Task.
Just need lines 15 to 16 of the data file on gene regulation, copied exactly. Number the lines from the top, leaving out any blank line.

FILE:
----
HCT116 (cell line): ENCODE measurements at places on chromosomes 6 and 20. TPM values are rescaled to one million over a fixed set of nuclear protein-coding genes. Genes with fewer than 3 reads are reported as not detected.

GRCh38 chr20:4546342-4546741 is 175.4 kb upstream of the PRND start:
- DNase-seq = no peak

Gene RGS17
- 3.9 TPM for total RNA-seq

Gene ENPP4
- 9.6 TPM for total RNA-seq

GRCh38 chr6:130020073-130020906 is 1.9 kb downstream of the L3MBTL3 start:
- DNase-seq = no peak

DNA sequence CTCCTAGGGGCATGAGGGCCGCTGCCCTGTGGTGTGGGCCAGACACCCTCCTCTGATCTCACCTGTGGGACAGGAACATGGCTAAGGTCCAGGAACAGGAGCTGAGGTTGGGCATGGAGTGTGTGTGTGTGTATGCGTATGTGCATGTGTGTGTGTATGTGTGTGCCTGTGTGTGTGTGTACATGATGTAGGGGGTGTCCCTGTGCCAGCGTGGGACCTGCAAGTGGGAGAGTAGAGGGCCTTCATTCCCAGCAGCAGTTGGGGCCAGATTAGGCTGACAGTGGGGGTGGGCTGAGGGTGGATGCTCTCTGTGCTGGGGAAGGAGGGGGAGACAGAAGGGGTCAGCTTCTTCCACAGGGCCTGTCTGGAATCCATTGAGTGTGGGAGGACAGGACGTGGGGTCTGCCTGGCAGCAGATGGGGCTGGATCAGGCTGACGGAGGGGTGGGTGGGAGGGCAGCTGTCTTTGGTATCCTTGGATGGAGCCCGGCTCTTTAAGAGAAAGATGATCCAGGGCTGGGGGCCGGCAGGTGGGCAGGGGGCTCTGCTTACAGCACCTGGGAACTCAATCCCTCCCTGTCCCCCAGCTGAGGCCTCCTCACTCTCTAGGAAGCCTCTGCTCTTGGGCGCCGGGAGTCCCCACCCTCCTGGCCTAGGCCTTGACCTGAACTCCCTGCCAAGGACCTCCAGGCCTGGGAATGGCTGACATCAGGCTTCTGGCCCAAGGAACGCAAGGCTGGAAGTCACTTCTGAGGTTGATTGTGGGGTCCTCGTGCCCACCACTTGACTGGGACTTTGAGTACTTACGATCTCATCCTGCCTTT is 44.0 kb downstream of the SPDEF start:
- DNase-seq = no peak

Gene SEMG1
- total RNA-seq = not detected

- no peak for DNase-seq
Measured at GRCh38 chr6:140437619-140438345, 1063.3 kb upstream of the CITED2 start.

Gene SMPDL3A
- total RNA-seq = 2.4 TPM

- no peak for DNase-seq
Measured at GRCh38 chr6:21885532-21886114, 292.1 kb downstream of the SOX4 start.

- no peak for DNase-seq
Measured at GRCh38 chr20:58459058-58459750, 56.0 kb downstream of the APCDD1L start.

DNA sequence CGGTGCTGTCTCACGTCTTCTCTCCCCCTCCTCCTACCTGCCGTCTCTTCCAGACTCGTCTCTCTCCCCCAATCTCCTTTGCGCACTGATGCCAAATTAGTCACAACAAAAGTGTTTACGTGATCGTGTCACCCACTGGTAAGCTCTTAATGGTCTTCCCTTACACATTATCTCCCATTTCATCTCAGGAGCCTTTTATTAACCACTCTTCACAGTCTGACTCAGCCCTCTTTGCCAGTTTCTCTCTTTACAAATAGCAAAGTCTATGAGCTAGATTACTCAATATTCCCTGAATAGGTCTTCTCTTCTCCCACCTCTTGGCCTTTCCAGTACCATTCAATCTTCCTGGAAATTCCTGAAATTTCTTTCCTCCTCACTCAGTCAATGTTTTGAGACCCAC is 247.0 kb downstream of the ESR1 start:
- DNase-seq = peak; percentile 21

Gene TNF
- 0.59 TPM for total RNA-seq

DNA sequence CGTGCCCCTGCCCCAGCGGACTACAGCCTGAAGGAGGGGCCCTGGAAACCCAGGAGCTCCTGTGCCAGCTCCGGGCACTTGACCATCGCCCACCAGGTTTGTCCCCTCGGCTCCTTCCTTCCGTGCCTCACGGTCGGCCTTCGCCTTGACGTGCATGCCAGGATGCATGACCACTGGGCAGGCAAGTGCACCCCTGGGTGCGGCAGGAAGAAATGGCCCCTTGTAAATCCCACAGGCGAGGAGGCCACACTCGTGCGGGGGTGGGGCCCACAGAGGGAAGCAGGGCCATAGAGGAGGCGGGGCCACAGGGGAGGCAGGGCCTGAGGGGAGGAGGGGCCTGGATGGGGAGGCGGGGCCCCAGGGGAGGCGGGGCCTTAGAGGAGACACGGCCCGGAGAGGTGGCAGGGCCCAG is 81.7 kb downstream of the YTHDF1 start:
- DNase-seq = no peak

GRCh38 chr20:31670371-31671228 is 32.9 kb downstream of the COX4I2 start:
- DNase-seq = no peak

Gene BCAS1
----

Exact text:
Measured at GRCh38 chr6:140437619-140438345, 1063.3 kb upstream of the CITED2 start.

Gene SMPDL3A